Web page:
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|Title:||A study on special purpose vehicle (spv) of independent power producer (ipp) projects in Asia||Authors:||Abu Naser Chowdhury||Keywords:||DRNTU::Engineering::Civil engineering::Construction management||Issue Date:||2012||Source:||Abu, N. C. (2012). A study on special purpose vehicle (spv) of independent power producer (ipp) projects in Asia. Doctoral thesis, Nanyang Technological University, Singapore.||Abstract:||Creation of Special Purpose Vehicle (SPV) is the seminal step in any Public Private Partnership (PPP) infrastructure projects. The main purpose of SPV is to facilitate financial transaction, to establish legal rules and regulations and to frame contracts between the parties involved in the concerned project. Ambitious and improper setup of SPV may cause delay and cost overrun to project completion, force restructuring debt mechanism and may even lead to bankruptcy to giant companies. Many infrastructure PPP projects have suffered set-back due to failure in identifying in advance the potential barriers that the SPV would face, its legal and financial dimensions with long term uncertainties and wide risk sharing portfolios. The objective of this research has three major dimensions. First, identify critical legal and financial factors for establishing sustainable SPV of Independent Power Producer (IPP) projects in Asia. A questionnaire survey is conducted to identify the most important factors in setting up SPV for IPP projects from a wide range of experts involved in the PPP projects in Asia. The questionnaire survey examines the relative importance of seventy-five critical financial and legal factors for establishing SPV of IPP projects in Asia. Given that all the factors are nominally seen critical in the literature, factor analysis is used to determine the principal critical factor groupings that dominate the setup of SPV for IPP projects in Asia. Factor analysis reveals fifteen factor groupings of critical financial and legal factors for establishing SPV for IPP projects in Asia. They are: (1) output contract; (2) input contract; (3) parties creditworthiness; (4) regulatory framework; (5) host country business environment; (6) concession agreement; (7) guarantees on off-taker, supplier and SPV; (8) guarantees on tariff; (9) government’s financial guarantees; (10) credit guarantees by financial institutions; (11) credit enhancement by shareholders; (12) credit enhancement by government; (13) credit enhancement by MDBs, ECAs and other parties; (14) capital structure mechanism; and (15) credit enhancement by commercial banks. Second, set a legal strategy for the government in order to implement IPP projects in Asia. It should be noted that government’s involvement in an IPP project is a prerequisite for its development and it significantly influences the financial structure of the project. Here, the researcher discusses the findings from selected case studies and identifies various issues that the government needs to deal with. Four IPP projects from Asian countries, namely, India, Pakistan, Indonesia and China, are evaluated and examined. The issues examined are related to sovereign support policy, involvement of financial institutions and export credit agencies, purchase agreements, and credit enhancement mechanism. This part constitutes an attempt at providing a competitive strategy that will help government to develop a legal framework for IPP project financing. Third, identify the key stakeholders, their power and position, intermediaries and obstacles in IPP structure, and the structural and hierarchical pattern and characteristics of the structure. Though numerous research studies have been conducted to establish and justify the structure of IPP projects based on contractual agreements between participating stakeholders and on existing legal frameworks of a host country, there are still questions left unanswered. Examples are: What are the factors that influence the structuring of IPP? Who are the key stakeholders? And what are the roles of participating partners in an IPP project? However, not much work has been done yet. The researcher found that application of network theory can help fill these gaps and identify and distinguish potential stakeholders in IPP affiliation and can effectively contribute to an in-depth analysis of the relationships between participating partners. Two IPP projects from Pakistan and Bangladesh are selected for network analysis. It identifies important features like core–peripheral stakeholder(s), influential intermediary participants and their interdependence, and influences on an IPP structure for its substantive outcome. With the introduction of the network theory, a more thorough analysis of IPP structures can be achieved which may provide valuable information to project sponsors as well as legal and financial advisers associated with IPP projects.||URI:||http://hdl.handle.net/10356/48656||Fulltext Permission:||open||Fulltext Availability:||With Fulltext|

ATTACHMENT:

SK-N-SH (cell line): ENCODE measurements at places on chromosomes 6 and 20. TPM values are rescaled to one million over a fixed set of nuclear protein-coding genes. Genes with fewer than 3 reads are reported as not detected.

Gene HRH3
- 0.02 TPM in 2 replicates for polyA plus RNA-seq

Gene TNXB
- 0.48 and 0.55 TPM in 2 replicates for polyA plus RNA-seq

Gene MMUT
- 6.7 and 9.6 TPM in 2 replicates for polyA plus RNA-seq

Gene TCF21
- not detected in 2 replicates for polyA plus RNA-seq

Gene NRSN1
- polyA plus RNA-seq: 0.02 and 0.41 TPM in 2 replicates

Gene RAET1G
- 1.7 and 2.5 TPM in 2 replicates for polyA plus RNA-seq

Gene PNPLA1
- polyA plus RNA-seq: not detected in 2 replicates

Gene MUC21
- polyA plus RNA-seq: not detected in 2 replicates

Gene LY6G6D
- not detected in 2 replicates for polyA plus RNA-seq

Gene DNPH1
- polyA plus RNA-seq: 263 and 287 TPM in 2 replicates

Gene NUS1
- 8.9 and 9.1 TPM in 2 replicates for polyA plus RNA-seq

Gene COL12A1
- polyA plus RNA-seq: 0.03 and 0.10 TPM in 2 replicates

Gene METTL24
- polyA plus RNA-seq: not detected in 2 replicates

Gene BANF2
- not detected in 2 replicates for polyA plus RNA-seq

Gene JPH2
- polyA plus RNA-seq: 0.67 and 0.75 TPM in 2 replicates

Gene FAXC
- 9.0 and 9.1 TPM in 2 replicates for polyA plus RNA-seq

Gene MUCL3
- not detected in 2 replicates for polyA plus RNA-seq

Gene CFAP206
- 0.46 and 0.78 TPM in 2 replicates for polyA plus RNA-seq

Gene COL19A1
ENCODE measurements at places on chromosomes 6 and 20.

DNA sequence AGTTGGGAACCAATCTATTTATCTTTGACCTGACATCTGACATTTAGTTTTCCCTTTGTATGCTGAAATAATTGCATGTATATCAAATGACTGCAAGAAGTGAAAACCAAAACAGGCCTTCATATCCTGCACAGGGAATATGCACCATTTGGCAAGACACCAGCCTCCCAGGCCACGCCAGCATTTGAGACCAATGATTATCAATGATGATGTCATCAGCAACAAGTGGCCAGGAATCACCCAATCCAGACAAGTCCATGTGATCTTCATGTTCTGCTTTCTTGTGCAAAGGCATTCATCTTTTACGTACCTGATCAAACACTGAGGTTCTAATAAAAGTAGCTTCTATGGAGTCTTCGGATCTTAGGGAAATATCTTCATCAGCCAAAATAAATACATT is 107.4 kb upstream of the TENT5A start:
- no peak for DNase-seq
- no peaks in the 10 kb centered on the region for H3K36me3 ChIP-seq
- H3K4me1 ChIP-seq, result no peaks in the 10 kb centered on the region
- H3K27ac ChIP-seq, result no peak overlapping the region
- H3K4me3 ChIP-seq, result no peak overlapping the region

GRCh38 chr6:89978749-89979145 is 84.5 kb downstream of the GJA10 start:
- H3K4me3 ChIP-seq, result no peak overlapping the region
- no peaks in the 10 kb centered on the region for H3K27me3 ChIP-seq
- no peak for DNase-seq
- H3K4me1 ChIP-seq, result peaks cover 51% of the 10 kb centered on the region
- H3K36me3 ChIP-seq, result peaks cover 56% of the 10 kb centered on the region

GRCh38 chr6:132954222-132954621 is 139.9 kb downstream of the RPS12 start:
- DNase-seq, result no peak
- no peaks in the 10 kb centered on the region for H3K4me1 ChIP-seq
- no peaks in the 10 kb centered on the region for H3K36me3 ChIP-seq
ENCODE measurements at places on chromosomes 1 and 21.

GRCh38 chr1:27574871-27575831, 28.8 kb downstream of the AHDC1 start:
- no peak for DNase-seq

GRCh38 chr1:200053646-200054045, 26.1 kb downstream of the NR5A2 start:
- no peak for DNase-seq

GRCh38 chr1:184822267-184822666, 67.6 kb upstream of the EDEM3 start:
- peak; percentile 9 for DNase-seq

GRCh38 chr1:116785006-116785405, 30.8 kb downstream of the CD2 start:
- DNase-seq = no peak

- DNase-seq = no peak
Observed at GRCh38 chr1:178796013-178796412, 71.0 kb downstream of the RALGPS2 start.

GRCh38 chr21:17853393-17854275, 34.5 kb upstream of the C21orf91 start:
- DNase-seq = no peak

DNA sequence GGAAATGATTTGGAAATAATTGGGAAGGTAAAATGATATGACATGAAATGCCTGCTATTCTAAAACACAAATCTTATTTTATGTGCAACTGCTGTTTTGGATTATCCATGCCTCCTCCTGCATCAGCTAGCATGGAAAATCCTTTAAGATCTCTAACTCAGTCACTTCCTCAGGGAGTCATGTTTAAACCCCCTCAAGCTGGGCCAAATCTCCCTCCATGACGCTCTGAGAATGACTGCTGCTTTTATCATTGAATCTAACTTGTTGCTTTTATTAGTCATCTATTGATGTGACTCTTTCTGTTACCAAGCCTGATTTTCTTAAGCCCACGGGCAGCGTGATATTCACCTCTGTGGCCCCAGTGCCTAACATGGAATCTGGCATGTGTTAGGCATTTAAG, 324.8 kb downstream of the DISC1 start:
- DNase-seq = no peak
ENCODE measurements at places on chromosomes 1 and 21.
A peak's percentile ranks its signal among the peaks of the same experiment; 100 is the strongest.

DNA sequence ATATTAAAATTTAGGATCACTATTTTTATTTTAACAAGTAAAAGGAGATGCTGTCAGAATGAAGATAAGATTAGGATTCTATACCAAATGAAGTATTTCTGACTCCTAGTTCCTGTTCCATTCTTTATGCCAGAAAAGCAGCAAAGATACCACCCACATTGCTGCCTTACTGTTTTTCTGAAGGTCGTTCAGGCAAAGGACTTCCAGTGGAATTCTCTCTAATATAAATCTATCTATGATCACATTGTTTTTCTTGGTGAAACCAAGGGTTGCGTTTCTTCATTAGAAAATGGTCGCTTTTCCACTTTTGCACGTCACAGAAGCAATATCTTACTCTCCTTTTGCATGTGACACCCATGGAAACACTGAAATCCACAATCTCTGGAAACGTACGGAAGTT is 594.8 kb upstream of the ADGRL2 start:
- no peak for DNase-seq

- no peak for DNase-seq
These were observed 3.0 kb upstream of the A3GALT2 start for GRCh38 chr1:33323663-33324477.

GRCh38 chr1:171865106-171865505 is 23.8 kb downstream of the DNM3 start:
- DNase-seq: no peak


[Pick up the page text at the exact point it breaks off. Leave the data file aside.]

|Appears in Collections:||CEE Theses|
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